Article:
Gauge: 1067mm (Narrow)
Electric system: 1500v DC
Trains on the Denentoshi Line
Tokyu 8000 Series Photo courtesy of uraken.net
Tokyu Denentoshi Line
Shibuya - Ikejiri-ōhashi - Sangen-jaya - Komazawa-daigaku - Sakura-shinmachi -
Yōga - Futako-tamagawa - Futako-shinchi - Takatsu - Mizonokuchi - Kajigaya - Miyazakidai - Miyamaedaira - Saginuma - Tama-plaza - Azamino - Eda - Ichigao - Fujigaoka - Aobadai - Tana - Nagatsuta - Tsukushino - Suzukakedai -
Minami-machida - Tsukimino - Chūō-rinkan
Express stops at stations in Red only
Semi-express stops at stations in Green and Red
Regular train stops at all stations
The Denentoshi Line is Tokyu's most crowded commuter lines that connects
Chūō-rinkan Station in Yamato City, with Shibuya Station in Tokyo.
This line is composed of an underground section that starts in Shibuya and ends at Futako-tamagawa and an above-ground section that continues on towards Chūō-rinkan. It passes throug many suburbs of Tokyo and Yokohama, making it an important commuter line for people that work in Tokyo.
The name Denentoshi Line comes from the Tama Denentoshi (Garden City), which is a residential development built by Tokyu around British urban planner Ebenezer Howard's Garden City idea.
The Denentoshi Line started out as a tramway known as the Mizonokuchi Line in 1927 and connected what is the modern day Futako-tamagawa with Mizonokuchi. This was bought out by what would later become the Tokyu Corporation and modified into a railway during World War II. In 1945 it was connected with the Ōimachi Line and in 1963 was renamed the Denentoshi Line.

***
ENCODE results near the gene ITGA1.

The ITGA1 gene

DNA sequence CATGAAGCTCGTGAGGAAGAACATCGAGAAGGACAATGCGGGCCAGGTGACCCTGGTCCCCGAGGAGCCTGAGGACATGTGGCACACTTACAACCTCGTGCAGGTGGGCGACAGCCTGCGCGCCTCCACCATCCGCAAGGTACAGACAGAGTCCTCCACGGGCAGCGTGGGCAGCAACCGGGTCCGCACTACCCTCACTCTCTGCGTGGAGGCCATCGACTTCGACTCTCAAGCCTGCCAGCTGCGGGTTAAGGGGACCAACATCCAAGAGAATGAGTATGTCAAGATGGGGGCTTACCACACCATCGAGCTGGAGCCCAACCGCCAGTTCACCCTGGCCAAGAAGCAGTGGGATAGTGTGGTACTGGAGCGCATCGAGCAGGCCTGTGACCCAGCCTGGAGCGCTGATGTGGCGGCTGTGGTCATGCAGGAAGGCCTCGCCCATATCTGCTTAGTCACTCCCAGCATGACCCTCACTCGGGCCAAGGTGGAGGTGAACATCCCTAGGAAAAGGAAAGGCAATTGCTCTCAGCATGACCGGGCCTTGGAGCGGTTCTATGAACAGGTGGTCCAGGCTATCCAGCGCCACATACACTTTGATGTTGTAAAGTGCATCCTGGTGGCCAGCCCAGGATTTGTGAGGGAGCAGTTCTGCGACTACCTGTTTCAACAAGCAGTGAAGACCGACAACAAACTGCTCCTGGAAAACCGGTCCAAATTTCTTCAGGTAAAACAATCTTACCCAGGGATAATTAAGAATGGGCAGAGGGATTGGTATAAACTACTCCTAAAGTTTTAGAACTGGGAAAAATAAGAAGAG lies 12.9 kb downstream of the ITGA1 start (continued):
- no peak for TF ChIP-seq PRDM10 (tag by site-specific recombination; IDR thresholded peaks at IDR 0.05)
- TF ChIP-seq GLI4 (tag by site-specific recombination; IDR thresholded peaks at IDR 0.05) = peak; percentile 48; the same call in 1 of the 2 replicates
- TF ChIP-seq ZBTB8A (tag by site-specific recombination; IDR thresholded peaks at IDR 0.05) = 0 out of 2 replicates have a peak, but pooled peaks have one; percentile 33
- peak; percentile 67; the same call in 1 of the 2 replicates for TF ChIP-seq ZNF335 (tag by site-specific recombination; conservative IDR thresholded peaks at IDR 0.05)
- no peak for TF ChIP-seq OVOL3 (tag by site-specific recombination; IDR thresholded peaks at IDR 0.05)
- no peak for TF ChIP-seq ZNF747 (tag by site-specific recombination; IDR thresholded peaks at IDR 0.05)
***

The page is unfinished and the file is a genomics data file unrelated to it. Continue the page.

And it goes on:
The underground portion was originally built as a separate line in 1977 known as the Shin-Tamagawa Line. In 1979, these two lines were connected and at the same time, the Futako-tamagawa through Ōimachi portion was split and renamed the Ōimachi Line. In the year 2000, the Shin-Tamagawa Line name was dropped and is now part of the Denentoshi Line.
Since 1978, the Denentoshi Line (Shin-Tamagawa Line at the time) has provided direct service with the Tokyo Metro Hanzomon Line. Some of these trains also continue on to the Tobu Isezaki Line.
The Denentoshi Line provides express and semi-express services. The express service skips most stations in the underground Shin-Tamagawa Line portion while the semi-express stops at these stations.
Shibuya is the gateway to Tokyo's many shopping districts such as Harajuku, Shinjuku and Shibuya itself. The Denentoshi Line stops at the underground platform owned by Tokyo Metro and continues on the Hanzomon Line towards Oshiage Station.
You can transfer to the Tokyu Toyoko Line, Tokyo Metro Ginza, Hanzomon and Fukutoshin Lines.
You can also transfer to the JR Yamanote, Shonan-Shinuku and Saikyo Lines.
The original terminal for the Denentoshi and Shin-Tamagawa Lines, Futako-tamagawa is undergoing a transformation into a new shopping district. It is also located right by the Tama River, making it a somewhat greener area, at least by Tokyo Standards.
You can transfer to the Tokyu Ōimachi Line at this station.